He should be ok on his own for 5-6 hours when Im not here, someone will be checking on him apart from those few hours in the day.
I keep him enclosed with all his toys, food and litter tray so if he is eating well on his own in 2 weeks time, it should be ok.

In the last couple of days he has become very playful - even pouncing in his own clumsy way.
its very cute
post #26 of 28
Thread Starter 
I'm back with another question/problem

The last day or so, the kitten has been very agressive with it's playfulness with me.
Usually he'd just grab my hand with his paws and sometimes lick it, but now he is completely extending his claws and ripping into me in a very agressive way.
He also does this sometimes when being fed from the bottle.
It's almost like he isn't playing anymore.
It hurts like hell but most of all I'm wondering why he has turned this way. He was very gentle previously.

I also can't get him to drink from the bowl still, he won't touch it.
Any tips?

Thanks people.
post #27 of 28
Sounds like he's playing with you like a sibling, instead of his momma. Next time he does you like that, growl like a cat (deep growl from the throat-with your mouth and lips closed-, and change tones a little, up and down-practice somewhere he can't hear you ). When you get it right, he will probably either look around for the other cat or scatter and look for the other cat. If he doesn't let go, make him while growling. Eventually, he will learn it is "Momma" letting him know of her displeasure at being treated this way. It worked with the litter of 3 I bottle-raised, and the spoiled rotten 6 yr old bottle baby I have now- and still works if she needs it,(she's the queen of the "attack the feet from under the bed" brigade ) but usually I can just look at her and/or scold her and she lets go-she respects me now (in this anyways! ) Growling worked with all my kittens, whether I bottle fed them or not.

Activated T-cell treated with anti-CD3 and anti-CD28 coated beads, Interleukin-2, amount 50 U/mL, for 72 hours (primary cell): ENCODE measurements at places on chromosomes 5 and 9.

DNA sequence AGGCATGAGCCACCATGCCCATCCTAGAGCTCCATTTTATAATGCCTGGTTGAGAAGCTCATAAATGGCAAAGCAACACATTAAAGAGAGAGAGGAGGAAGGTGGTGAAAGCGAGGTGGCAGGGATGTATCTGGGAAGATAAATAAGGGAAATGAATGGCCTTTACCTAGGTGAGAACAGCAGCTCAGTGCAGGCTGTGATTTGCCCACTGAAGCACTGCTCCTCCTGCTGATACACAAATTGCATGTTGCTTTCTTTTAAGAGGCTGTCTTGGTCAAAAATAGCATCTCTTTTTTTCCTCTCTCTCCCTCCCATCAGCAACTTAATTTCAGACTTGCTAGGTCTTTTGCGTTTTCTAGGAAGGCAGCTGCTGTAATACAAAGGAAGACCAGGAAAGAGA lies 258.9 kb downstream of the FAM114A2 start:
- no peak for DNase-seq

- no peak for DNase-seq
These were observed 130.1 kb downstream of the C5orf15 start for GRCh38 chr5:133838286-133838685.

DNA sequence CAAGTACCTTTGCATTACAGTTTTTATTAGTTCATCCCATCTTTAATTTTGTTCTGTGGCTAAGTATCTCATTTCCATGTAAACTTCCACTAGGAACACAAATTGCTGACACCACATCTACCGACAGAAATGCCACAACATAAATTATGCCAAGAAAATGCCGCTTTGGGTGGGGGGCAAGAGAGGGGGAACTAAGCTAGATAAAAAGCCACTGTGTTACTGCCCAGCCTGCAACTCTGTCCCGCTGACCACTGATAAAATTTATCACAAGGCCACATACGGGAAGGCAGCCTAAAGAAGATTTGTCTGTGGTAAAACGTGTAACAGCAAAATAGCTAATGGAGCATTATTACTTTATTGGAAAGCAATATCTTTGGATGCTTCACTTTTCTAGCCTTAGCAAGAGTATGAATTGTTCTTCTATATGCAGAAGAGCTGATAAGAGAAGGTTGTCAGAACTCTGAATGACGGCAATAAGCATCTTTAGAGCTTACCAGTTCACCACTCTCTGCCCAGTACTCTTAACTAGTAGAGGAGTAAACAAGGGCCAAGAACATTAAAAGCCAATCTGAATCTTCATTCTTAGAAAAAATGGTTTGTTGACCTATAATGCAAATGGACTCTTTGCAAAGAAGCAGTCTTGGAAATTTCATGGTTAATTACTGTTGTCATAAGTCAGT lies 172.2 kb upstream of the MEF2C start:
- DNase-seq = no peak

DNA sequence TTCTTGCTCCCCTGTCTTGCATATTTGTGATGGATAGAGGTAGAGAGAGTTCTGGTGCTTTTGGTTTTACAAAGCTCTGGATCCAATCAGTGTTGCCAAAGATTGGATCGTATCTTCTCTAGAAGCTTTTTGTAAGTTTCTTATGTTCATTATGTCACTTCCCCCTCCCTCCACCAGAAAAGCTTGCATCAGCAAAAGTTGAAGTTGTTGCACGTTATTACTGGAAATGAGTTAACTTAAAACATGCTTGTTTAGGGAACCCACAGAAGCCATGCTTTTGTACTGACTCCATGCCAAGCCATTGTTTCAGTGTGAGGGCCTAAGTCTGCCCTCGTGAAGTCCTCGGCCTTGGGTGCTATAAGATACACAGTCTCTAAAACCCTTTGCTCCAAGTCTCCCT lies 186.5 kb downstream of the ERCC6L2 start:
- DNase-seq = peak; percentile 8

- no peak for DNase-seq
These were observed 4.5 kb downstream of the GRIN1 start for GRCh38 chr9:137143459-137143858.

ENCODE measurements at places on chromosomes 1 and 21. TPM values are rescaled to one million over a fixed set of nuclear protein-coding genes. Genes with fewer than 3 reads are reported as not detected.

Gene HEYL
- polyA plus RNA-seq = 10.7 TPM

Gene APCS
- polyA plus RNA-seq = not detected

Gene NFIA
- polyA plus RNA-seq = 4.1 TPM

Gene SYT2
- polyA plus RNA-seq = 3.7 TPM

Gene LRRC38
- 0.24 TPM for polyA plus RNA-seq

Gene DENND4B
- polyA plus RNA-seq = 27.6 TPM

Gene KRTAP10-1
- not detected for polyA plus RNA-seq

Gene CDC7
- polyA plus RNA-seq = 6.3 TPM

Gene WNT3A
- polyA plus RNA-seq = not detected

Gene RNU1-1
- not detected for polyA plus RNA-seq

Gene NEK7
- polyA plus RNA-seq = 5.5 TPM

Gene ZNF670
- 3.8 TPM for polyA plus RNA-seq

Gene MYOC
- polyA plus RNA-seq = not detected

And buy toys, lots of toys, so he can play with you, but not your hand-just be careful with toys on strings, etc.,and don't let him have them unsupervised. My cats really enjoyed wiffer golf balls and small, furry mice-Smoochie's favorite (my BB) was a 1 inch fake fur "mouse"-just the fabric-with a long leather shoelace tail! Now she steals rolled up kneehighs (I got her some blue and red ones so it didn't look like I left my kneehighs all over the house! )

Oh, I forgot the water! With mine, I put the water in a flat saucer, instead of a bowl-that way they didn't get as much water up their noses while they were learning. It's also not as much water to clean up when they step on it and spill it ! Also, you can try either putting formula flavored water-like 1 part formula, 3 parts water, or putting his formula on the plate, and as he learns, water it down.
post #28 of 28
Thread Starter 
Yep, Im putting the formula on a plate now. He sniffs it but doesn't really touch it.
I need this fella to be self feeding by the end of next week!

I was wary of string toys, I figured there's a chance he could choke himself if Im not around.

Thanks for the tips on getting him not to attack me. I will definitely try the growling thing.. haha
Let's see if it works
New Posts  All Forums:Forum Nav:
  Return Home
  Back to Forum: Pregnant Cats and Kitten Care › Forums › Our Feline Companions › Pregnant Cats and Kitten Care › Orphan kitten - help required